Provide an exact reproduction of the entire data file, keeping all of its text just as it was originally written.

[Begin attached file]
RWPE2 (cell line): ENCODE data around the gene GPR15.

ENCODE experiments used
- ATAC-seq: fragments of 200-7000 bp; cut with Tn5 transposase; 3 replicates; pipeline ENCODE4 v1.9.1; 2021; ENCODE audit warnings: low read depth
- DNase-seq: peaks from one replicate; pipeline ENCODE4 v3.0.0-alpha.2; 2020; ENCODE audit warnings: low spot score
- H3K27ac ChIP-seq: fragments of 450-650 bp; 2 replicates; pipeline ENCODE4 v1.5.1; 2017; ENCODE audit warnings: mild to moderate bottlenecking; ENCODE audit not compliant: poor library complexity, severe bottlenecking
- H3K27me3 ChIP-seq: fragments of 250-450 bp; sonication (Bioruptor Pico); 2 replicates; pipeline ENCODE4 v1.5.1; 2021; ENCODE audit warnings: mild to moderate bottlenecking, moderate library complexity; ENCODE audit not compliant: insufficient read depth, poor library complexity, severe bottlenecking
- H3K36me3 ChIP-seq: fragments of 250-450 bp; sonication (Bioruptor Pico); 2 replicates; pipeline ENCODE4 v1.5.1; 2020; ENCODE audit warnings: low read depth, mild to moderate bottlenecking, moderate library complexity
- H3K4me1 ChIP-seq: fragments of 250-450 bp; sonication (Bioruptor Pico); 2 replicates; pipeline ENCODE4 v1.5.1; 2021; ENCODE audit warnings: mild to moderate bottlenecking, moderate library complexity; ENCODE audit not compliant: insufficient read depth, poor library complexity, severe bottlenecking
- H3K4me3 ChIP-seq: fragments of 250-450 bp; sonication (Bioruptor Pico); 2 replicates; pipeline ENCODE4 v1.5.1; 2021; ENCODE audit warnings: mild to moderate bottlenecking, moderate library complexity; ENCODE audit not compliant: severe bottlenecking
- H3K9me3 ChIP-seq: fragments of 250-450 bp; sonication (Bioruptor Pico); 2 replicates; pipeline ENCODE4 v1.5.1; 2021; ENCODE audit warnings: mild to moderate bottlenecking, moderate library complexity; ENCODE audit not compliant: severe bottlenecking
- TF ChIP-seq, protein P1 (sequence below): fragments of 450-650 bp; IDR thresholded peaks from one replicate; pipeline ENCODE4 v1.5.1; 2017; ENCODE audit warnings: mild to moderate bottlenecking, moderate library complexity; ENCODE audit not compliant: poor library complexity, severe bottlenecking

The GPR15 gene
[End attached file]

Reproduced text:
RWPE2 (cell line): ENCODE data around the gene GPR15.

ENCODE experiments used
- ATAC-seq: fragments of 200-7000 bp; cut with Tn5 transposase; 3 replicates; pipeline ENCODE4 v1.9.1; 2021; ENCODE audit warnings: low read depth
- DNase-seq: peaks from one replicate; pipeline ENCODE4 v3.0.0-alpha.2; 2020; ENCODE audit warnings: low spot score
- H3K27ac ChIP-seq: fragments of 450-650 bp; 2 replicates; pipeline ENCODE4 v1.5.1; 2017; ENCODE audit warnings: mild to moderate bottlenecking; ENCODE audit not compliant: poor library complexity, severe bottlenecking
- H3K27me3 ChIP-seq: fragments of 250-450 bp; sonication (Bioruptor Pico); 2 replicates; pipeline ENCODE4 v1.5.1; 2021; ENCODE audit warnings: mild to moderate bottlenecking, moderate library complexity; ENCODE audit not compliant: insufficient read depth, poor library complexity, severe bottlenecking
- H3K36me3 ChIP-seq: fragments of 250-450 bp; sonication (Bioruptor Pico); 2 replicates; pipeline ENCODE4 v1.5.1; 2020; ENCODE audit warnings: low read depth, mild to moderate bottlenecking, moderate library complexity
- H3K4me1 ChIP-seq: fragments of 250-450 bp; sonication (Bioruptor Pico); 2 replicates; pipeline ENCODE4 v1.5.1; 2021; ENCODE audit warnings: mild to moderate bottlenecking, moderate library complexity; ENCODE audit not compliant: insufficient read depth, poor library complexity, severe bottlenecking
- H3K4me3 ChIP-seq: fragments of 250-450 bp; sonication (Bioruptor Pico); 2 replicates; pipeline ENCODE4 v1.5.1; 2021; ENCODE audit warnings: mild to moderate bottlenecking, moderate library complexity; ENCODE audit not compliant: severe bottlenecking
- H3K9me3 ChIP-seq: fragments of 250-450 bp; sonication (Bioruptor Pico); 2 replicates; pipeline ENCODE4 v1.5.1; 2021; ENCODE audit warnings: mild to moderate bottlenecking, moderate library complexity; ENCODE audit not compliant: severe bottlenecking
- TF ChIP-seq, protein P1 (sequence below): fragments of 450-650 bp; IDR thresholded peaks from one replicate; pipeline ENCODE4 v1.5.1; 2017; ENCODE audit warnings: mild to moderate bottlenecking, moderate library complexity; ENCODE audit not compliant: poor library complexity, severe bottlenecking

The GPR15 gene